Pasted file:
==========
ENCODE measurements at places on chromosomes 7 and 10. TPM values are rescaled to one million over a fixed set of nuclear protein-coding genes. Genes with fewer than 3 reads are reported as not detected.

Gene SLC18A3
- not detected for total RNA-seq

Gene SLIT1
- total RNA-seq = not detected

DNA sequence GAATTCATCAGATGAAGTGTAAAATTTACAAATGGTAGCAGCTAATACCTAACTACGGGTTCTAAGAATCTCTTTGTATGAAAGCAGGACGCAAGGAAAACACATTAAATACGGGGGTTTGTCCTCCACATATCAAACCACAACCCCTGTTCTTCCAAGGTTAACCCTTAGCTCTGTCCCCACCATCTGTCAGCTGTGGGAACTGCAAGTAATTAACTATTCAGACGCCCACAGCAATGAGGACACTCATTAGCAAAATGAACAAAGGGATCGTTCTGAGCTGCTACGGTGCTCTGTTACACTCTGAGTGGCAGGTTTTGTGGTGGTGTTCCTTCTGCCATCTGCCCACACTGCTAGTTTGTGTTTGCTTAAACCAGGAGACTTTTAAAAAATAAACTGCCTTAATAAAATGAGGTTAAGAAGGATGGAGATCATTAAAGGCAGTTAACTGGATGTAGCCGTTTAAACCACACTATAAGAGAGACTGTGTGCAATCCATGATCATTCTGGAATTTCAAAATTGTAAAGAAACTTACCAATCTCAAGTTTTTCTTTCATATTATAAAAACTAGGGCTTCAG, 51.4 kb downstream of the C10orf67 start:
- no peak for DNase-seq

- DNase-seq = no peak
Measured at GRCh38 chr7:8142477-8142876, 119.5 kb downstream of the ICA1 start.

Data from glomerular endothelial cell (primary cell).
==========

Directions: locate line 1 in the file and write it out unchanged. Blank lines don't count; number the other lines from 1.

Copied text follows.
ENCODE measurements at places on chromosomes 7 and 10. TPM values are rescaled to one million over a fixed set of nuclear protein-coding genes. Genes with fewer than 3 reads are reported as not detected.